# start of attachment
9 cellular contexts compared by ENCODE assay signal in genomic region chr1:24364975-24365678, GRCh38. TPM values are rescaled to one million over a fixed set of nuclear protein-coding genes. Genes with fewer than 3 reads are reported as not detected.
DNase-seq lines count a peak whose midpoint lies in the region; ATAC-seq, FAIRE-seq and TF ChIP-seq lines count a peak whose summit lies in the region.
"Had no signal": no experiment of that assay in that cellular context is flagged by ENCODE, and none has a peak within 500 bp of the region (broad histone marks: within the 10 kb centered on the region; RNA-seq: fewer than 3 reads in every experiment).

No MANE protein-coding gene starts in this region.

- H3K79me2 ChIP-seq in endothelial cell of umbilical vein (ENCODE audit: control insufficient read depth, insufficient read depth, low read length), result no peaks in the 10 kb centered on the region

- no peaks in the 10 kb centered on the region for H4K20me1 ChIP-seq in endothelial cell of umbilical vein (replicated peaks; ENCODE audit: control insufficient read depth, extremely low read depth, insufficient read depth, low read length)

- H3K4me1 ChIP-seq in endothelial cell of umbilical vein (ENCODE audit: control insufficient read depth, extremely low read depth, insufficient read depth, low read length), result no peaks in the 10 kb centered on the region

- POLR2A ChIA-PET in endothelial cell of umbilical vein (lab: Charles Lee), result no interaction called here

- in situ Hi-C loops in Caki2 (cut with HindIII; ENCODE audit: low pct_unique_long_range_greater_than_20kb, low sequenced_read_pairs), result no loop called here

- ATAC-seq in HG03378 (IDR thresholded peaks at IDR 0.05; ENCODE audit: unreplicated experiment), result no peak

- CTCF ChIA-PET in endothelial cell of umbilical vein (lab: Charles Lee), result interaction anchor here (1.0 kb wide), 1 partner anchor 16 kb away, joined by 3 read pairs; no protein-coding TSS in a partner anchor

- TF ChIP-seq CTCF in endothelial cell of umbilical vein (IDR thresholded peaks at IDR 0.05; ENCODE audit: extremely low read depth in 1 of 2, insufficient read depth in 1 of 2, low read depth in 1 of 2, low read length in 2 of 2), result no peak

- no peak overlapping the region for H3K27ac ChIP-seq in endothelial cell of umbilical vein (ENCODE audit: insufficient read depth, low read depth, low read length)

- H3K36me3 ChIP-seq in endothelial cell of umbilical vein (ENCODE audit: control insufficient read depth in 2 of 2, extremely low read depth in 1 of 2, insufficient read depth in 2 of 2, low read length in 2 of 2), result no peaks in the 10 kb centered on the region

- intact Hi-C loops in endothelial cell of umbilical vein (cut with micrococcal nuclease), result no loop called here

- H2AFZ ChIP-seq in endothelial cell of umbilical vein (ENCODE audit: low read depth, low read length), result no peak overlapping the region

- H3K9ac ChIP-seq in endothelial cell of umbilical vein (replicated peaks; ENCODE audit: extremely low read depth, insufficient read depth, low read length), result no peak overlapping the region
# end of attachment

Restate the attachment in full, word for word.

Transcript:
9 cellular contexts compared by ENCODE assay signal in genomic region chr1:24364975-24365678, GRCh38. TPM values are rescaled to one million over a fixed set of nuclear protein-coding genes. Genes with fewer than 3 reads are reported as not detected.
DNase-seq lines count a peak whose midpoint lies in the region; ATAC-seq, FAIRE-seq and TF ChIP-seq lines count a peak whose summit lies in the region.
"Had no signal": no experiment of that assay in that cellular context is flagged by ENCODE, and none has a peak within 500 bp of the region (broad histone marks: within the 10 kb centered on the region; RNA-seq: fewer than 3 reads in every experiment).

No MANE protein-coding gene starts in this region.

- H3K79me2 ChIP-seq in endothelial cell of umbilical vein (ENCODE audit: control insufficient read depth, insufficient read depth, low read length), result no peaks in the 10 kb centered on the region

- no peaks in the 10 kb centered on the region for H4K20me1 ChIP-seq in endothelial cell of umbilical vein (replicated peaks; ENCODE audit: control insufficient read depth, extremely low read depth, insufficient read depth, low read length)

- H3K4me1 ChIP-seq in endothelial cell of umbilical vein (ENCODE audit: control insufficient read depth, extremely low read depth, insufficient read depth, low read length), result no peaks in the 10 kb centered on the region

- POLR2A ChIA-PET in endothelial cell of umbilical vein (lab: Charles Lee), result no interaction called here

- in situ Hi-C loops in Caki2 (cut with HindIII; ENCODE audit: low pct_unique_long_range_greater_than_20kb, low sequenced_read_pairs), result no loop called here

- ATAC-seq in HG03378 (IDR thresholded peaks at IDR 0.05; ENCODE audit: unreplicated experiment), result no peak

- CTCF ChIA-PET in endothelial cell of umbilical vein (lab: Charles Lee), result interaction anchor here (1.0 kb wide), 1 partner anchor 16 kb away, joined by 3 read pairs; no protein-coding TSS in a partner anchor

- TF ChIP-seq CTCF in endothelial cell of umbilical vein (IDR thresholded peaks at IDR 0.05; ENCODE audit: extremely low read depth in 1 of 2, insufficient read depth in 1 of 2, low read depth in 1 of 2, low read length in 2 of 2), result no peak

- no peak overlapping the region for H3K27ac ChIP-seq in endothelial cell of umbilical vein (ENCODE audit: insufficient read depth, low read depth, low read length)

- H3K36me3 ChIP-seq in endothelial cell of umbilical vein (ENCODE audit: control insufficient read depth in 2 of 2, extremely low read depth in 1 of 2, insufficient read depth in 2 of 2, low read length in 2 of 2), result no peaks in the 10 kb centered on the region

- intact Hi-C loops in endothelial cell of umbilical vein (cut with micrococcal nuclease), result no loop called here

- H2AFZ ChIP-seq in endothelial cell of umbilical vein (ENCODE audit: low read depth, low read length), result no peak overlapping the region

- H3K9ac ChIP-seq in endothelial cell of umbilical vein (replicated peaks; ENCODE audit: extremely low read depth, insufficient read depth, low read length), result no peak overlapping the region